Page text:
The firewall was still attached to the fuselage main spar and had evidence of fire damage. The four sections of the engine cowling upper surface were identified, and the frame from the cockpit area was recovered.

The right wing of N300XS was extremely fragmented and sections were located in N220JC left engine. The left wing was in larger sections and was reconstructed. There were seven pieces, which were identified as the left wing. The body of the wing had a 45-degree zipper tear 1/3 of the way outboard, and the leading edge was open. The left aileron separated from the left wing, and a 12-inch portion of the aileron was missing. The lower surface of the left aileron sustained ground impact damage, and the attachments points were bent outboard 15 degrees.

The left horizontal stabilizer was recovered with damage to the inboard section. The inboard leading edge was opened up for 22 1/2 inches. The inboard close out rib was gone. The elevator’s outboard trailing edge had impact damage for 9 inches, and the lower surface was missing. Sooting was present on the upper surface and the inboard rear spar sustained fire damage. The upper surface had a vertical crack that extended from the trailing edge to 2 1/2 inches of the leading edge. The crack is 22 1/2 inches from the leading edge. Red paint transfer marks were located near the inboard section of the upper surface.

The right horizontal stabilizer was found fragmented inside N220JC vertical stabilizer. There were pieces ranging in size from 1 inch by 1 inch up to 10 inches by 8 inches. There was one red painted composite piece that was crushed accordian fashion, with three folds that were 1 1/2 inches wide. The horizontal stabilizer was identified by the spar size, paint scheme, phone number, ribs and process of elimination.

The rudder of N300XS was located about 2 feet aft of N220JC’s tail section. The tailwheel assembly of N300XS was found underneath the tail section of N220JC

Visual examination of N300XS engine assembly revealed no evidence of a precrash mechanical failure or malfunction. No paint transfer marks were present on the engine assembly. (For additional information see NTSB Airworthiness Group Chairperson’s Factual Report, an attachment to this report.)

MEDICAL AND PATHOLOGICAL INFORMATION

Dr. Jon R. Thogmartin, Chief Medical Examiner, District 15, West Palm Beach, Florida, performed postmortem examination of the PIC of N220JC, on June 24, 2000. The cause of death was multiple blunt trauma. The Forensic Toxicology Research Section, Oklahoma City, Oklahoma, performed postmortem toxicology of specimens from the PIC. These studies were negative for cyanide, ethanol, basic, acidic, and neutral drugs. Carbon monoxide testing was not performed.

Dr. Jon R. Thogmartin, Chief Medical Examiner, District 15, West Palm Beach, Florida, performed postmortem examination of the CP of N220JC, on June 24, 2000. The cause of death was massive multiple blunt trauma. The Forensic Toxicology Research Section, Oklahoma City, Oklahoma, performed postmortem toxicology of specimens from the CP. These studies were negative for ethanol, basic, acidic, and neutral drugs. Carbon monoxide and cyanide testing was not performed.

Dr. Jon R. Thogmartin, Chief Medical Examiner, District 15, West Palm Beach, Florida, performed postmortem examination of the commercial pilot observer/passenger of N220JC, on June 24, 2000. The cause of death was multiple blunt trauma. The Forensic Toxicology Research Section, Oklahoma City, Oklahoma, performed postmortem toxicology of specimens from the observer/passenger. These studies were negative for ethanol, basic, acidic, and neutral drugs. Carbon monoxide testing was not performed. No cyanide was detected.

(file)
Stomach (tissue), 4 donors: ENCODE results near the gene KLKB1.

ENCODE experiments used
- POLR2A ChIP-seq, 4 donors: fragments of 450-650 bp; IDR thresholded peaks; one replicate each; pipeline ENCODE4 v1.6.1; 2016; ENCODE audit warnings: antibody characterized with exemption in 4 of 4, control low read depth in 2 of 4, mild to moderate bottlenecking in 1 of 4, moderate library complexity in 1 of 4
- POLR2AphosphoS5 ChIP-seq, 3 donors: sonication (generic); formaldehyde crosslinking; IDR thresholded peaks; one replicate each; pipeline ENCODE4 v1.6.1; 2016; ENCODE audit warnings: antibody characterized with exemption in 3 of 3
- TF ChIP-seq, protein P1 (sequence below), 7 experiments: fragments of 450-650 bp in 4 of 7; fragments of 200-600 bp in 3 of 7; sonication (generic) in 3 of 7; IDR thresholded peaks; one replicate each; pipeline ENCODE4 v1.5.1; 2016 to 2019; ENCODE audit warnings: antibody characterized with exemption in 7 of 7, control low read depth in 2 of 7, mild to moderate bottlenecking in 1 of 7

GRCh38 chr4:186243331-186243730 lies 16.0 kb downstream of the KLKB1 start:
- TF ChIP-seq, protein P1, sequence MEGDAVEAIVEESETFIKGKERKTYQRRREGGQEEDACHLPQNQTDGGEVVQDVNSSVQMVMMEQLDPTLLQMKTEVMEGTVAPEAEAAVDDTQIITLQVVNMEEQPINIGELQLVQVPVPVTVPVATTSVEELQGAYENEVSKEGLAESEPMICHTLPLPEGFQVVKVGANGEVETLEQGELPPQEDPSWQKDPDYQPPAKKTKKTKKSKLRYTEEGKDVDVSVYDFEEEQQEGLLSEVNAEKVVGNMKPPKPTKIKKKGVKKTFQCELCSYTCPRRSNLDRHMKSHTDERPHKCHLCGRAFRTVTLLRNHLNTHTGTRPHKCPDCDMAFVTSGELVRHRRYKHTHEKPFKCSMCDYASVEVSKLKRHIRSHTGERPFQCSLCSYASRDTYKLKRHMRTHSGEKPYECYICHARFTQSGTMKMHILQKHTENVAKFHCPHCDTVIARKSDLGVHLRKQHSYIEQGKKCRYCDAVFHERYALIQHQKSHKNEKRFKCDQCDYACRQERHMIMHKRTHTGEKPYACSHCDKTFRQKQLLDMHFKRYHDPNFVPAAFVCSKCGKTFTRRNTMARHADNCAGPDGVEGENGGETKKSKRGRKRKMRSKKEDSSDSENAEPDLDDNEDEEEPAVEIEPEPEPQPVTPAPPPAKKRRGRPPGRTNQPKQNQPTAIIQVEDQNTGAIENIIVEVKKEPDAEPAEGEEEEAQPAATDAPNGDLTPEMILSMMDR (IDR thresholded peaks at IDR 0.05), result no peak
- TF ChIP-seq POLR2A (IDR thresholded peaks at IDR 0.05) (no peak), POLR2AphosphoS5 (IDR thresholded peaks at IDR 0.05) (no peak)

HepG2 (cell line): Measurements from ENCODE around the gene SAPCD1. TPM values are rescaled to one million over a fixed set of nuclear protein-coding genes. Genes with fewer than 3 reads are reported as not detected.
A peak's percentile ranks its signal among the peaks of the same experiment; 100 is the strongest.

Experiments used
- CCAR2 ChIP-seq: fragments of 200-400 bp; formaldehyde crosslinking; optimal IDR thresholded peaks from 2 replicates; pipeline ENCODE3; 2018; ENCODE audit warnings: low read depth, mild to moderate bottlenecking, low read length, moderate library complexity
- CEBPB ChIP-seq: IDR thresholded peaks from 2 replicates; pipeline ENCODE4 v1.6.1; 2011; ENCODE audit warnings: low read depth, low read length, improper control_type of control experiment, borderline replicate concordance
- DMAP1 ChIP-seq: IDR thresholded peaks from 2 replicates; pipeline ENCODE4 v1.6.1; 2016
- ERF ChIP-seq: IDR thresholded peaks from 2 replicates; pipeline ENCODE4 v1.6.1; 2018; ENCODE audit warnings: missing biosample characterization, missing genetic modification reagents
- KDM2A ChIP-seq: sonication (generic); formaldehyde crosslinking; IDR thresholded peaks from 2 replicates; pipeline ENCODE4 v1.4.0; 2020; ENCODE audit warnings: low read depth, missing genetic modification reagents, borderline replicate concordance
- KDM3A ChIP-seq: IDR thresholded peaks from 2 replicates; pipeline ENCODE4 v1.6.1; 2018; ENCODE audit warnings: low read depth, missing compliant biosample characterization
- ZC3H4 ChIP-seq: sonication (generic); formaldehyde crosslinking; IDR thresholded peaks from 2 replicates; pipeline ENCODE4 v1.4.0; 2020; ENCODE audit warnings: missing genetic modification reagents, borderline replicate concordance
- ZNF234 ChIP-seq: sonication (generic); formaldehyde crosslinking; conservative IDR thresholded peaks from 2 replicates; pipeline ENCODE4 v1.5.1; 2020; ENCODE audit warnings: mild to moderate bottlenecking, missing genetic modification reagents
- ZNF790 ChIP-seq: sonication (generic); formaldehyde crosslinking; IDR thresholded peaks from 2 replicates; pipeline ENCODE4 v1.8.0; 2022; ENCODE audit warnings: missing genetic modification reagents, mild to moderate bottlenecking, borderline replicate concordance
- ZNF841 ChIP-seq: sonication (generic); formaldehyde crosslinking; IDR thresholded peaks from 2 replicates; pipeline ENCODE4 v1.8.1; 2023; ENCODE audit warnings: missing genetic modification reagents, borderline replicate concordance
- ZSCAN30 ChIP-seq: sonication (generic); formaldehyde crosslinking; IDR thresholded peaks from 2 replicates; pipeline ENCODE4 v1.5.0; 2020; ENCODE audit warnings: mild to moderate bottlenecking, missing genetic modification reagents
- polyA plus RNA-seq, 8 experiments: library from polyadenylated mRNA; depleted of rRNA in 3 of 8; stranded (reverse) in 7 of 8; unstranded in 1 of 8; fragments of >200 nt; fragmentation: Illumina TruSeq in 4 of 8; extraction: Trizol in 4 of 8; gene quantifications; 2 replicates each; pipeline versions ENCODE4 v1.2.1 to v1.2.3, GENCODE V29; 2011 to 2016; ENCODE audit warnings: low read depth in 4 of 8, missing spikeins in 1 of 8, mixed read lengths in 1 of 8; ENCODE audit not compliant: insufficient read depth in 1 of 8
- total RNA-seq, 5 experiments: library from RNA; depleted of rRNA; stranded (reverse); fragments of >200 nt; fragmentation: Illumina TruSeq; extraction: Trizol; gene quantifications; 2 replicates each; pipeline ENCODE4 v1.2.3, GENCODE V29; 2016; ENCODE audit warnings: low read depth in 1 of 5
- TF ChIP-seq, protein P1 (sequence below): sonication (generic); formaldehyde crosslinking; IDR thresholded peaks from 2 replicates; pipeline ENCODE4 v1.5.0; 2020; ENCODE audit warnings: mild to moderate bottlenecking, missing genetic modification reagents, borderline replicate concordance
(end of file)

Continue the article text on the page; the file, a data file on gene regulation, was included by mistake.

Dr. Jon R. Thogmartin, Chief Medical Examiner, District 15, West Palm Beach, Florida, conducted postmortem examination of the pilot of N300XS, on June 24, 2000. The cause of death was massive trauma. The Forensic Toxicology Research Section, Oklahoma City, Oklahoma, performed postmortem toxicology of specimens from the pilot. These studies were negative for ethanol, basic, acidic, and neutral drugs. Carbon monoxide and cyanide testing was not performed.

TEST AND RESEARCH

According to Bombardier Aerospace a visibility study was accomplished for the Learjet Model 55 aircraft, and the pilot compartment visibility meets the requirements of CFR Part 25.773 (NC). The pilot visibility is listed as being 130 degrees to the left of the zero reference point with a + 26.5 degrees and a -19 degree vertical span. The 90-degree left position has a vertical span of +46.3 degrees and -36.5 degrees. The 60-degree left position has a vertical span of +52.0 degrees and -37.8 degrees. The 30-degree left position has a vertical span of +41.3 degrees and -30 degrees. The 0 degree reference line has a vertical span of +22.8 degrees and -17.5 degrees. The 37.5-degree right position has a vertical span of +10.0 degrees and -9.0 degrees. (For additional information see Bombardier Aerospace letter dated August 10, 2000, an attachment to this report.)

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  2 comments for “Boca Airport Control Tower To Shut, Memories Of Boca Grove Crash Rekindled

  1. tomas
    March 24, 2013 7:41 pm at 7:41 PM

    What’s the CITY doing about this? Boca Raton, Palm Beach County and the State of Florida all derive significant economic activity and tax revenue from the companies and people who utilize the airport; there’s no reason why the City, County and State governments can’t get together and fund the operations of the Tower. It’s time to take back control of our lives from the Federalistas.

    • Paul K.
      April 15, 2013 10:44 pm at 10:44 PM

      This is nothing new. Back in the mid 90′s under the Clinton Administration they shut down smaller weather service offices one namely the national weather service office at PBIA. So it goes essential services is not their priority anymore for safety and security. It does not matter which side is making the decisions.

      When you have bad budget balancing and no real common sense to
      streamline hours of usage etc instead of closing well now you see what happens.